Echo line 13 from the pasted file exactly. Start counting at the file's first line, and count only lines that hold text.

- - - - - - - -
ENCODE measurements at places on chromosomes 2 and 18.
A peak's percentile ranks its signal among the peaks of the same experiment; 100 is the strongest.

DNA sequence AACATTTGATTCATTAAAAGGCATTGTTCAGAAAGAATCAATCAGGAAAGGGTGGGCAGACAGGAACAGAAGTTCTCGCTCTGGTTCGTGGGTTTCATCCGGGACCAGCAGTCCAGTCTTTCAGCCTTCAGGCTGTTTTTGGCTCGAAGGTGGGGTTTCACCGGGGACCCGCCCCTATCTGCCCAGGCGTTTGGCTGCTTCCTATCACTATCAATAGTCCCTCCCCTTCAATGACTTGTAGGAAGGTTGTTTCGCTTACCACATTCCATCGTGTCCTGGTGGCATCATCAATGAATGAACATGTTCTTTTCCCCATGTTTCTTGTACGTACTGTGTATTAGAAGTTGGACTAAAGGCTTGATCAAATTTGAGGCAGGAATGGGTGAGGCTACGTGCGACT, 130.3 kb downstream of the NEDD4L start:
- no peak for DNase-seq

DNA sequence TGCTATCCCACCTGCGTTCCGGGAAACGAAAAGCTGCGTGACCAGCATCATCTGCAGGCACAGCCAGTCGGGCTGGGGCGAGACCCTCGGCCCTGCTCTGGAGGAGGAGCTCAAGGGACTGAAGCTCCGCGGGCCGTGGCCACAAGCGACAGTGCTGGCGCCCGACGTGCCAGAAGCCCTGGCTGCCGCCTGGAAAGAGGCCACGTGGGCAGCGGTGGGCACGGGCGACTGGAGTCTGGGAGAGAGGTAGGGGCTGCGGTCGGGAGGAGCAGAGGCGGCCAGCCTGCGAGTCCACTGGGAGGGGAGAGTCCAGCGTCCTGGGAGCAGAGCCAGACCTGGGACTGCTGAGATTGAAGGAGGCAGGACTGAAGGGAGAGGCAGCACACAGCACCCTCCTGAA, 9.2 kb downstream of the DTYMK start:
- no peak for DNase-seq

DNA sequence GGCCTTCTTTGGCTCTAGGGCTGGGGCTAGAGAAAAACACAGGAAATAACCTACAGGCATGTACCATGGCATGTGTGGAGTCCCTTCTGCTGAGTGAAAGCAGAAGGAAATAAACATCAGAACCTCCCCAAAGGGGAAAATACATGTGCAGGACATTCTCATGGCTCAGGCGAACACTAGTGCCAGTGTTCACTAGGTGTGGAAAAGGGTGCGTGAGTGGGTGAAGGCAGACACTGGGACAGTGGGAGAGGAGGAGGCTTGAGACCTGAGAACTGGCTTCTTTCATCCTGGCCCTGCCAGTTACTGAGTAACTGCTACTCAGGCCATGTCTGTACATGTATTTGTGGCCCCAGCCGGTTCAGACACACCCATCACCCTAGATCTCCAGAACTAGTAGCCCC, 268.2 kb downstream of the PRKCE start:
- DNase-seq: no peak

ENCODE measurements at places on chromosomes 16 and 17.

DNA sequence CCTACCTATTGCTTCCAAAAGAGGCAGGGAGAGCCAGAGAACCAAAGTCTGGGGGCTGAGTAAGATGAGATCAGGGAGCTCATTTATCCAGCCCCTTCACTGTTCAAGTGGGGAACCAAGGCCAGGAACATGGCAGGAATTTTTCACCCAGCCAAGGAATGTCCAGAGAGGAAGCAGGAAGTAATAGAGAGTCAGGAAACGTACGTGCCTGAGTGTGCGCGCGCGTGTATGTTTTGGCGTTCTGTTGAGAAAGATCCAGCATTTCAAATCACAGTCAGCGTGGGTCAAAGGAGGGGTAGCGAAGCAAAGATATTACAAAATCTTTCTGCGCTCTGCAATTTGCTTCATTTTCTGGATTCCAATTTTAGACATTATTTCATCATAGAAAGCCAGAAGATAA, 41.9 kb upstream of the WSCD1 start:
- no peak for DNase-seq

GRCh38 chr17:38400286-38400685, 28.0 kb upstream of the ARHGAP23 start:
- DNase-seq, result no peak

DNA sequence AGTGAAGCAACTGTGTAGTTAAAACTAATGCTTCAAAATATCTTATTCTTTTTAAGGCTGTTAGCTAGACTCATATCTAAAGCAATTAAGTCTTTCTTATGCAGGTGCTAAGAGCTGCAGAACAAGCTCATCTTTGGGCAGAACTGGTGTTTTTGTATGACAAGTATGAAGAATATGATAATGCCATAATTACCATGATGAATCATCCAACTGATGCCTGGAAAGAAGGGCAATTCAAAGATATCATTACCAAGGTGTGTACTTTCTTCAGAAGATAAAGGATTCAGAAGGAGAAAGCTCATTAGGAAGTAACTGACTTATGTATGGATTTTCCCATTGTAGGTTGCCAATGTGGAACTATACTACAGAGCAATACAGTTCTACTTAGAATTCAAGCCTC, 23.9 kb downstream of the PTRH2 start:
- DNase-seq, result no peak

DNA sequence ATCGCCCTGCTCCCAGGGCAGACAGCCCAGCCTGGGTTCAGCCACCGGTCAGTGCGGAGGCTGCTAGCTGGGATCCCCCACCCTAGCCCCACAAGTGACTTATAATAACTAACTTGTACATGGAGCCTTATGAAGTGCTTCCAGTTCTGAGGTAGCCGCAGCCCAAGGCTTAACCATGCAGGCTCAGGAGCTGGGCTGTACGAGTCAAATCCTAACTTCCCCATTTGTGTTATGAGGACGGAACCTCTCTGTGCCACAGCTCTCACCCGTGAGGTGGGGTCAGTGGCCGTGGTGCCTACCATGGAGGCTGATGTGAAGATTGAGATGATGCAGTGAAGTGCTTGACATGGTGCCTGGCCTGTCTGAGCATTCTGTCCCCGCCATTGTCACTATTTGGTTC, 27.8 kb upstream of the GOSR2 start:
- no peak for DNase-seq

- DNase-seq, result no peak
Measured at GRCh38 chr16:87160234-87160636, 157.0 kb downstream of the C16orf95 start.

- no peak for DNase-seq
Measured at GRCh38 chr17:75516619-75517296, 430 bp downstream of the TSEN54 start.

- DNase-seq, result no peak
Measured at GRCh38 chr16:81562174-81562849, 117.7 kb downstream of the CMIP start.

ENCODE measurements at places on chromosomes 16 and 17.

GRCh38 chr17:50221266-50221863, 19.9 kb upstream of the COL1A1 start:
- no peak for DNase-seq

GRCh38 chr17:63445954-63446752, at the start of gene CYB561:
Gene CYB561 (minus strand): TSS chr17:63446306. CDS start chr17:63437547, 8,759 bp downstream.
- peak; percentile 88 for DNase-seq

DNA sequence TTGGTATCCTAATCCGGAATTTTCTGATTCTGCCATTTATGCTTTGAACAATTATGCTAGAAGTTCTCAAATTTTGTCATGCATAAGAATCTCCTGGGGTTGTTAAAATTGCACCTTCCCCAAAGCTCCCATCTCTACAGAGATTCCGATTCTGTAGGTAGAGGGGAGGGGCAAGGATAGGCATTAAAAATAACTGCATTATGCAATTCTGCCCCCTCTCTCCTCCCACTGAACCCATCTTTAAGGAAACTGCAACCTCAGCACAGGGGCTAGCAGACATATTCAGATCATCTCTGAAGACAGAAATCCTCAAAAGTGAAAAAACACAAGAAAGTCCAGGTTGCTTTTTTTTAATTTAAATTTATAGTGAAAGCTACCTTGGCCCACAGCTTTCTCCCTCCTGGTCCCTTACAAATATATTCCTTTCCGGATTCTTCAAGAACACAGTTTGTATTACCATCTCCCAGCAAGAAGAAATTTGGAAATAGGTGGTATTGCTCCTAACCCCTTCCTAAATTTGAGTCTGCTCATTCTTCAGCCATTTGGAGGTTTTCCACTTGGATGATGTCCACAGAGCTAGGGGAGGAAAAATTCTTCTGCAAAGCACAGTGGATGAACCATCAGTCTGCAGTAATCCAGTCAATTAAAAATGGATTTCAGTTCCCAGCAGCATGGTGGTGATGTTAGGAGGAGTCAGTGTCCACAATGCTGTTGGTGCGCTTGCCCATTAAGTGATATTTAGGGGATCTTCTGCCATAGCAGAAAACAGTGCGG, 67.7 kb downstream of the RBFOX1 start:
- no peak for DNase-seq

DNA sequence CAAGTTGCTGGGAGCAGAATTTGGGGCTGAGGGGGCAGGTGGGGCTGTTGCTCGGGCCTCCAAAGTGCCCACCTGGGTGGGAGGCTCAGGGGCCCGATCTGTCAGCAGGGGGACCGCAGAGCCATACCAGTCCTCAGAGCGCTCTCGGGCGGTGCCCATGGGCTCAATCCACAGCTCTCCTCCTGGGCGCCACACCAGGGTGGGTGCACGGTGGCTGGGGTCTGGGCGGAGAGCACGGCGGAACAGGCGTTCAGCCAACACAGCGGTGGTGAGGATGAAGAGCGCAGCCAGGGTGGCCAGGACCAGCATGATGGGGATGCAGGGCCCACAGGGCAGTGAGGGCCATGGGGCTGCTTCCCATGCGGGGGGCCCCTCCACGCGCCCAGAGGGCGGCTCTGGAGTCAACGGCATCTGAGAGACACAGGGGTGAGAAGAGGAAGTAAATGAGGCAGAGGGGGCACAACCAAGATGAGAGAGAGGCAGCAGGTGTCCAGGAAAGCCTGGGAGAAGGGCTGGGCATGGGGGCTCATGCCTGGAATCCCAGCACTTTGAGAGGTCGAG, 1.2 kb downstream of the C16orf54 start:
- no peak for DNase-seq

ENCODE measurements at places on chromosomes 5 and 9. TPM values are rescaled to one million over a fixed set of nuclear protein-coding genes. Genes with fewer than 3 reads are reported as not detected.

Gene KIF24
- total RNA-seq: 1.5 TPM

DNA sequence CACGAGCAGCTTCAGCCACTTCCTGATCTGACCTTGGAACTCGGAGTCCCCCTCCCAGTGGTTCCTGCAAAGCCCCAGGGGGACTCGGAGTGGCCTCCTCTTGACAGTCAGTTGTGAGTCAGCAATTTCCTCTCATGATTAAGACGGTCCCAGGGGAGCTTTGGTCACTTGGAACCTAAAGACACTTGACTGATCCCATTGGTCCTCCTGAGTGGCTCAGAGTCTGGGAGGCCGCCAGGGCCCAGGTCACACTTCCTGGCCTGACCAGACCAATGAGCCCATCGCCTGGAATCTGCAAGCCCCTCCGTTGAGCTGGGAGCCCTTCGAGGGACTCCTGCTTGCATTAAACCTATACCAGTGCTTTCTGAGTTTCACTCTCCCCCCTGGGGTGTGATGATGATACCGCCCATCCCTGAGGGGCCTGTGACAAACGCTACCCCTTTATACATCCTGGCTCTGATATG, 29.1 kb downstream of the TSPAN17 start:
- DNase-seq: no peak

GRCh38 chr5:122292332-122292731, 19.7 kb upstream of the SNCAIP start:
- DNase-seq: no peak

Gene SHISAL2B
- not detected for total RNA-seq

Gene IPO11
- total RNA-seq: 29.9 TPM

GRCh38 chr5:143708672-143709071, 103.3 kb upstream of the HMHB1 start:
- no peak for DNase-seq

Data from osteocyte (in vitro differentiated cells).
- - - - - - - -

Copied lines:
- DNase-seq, result no peak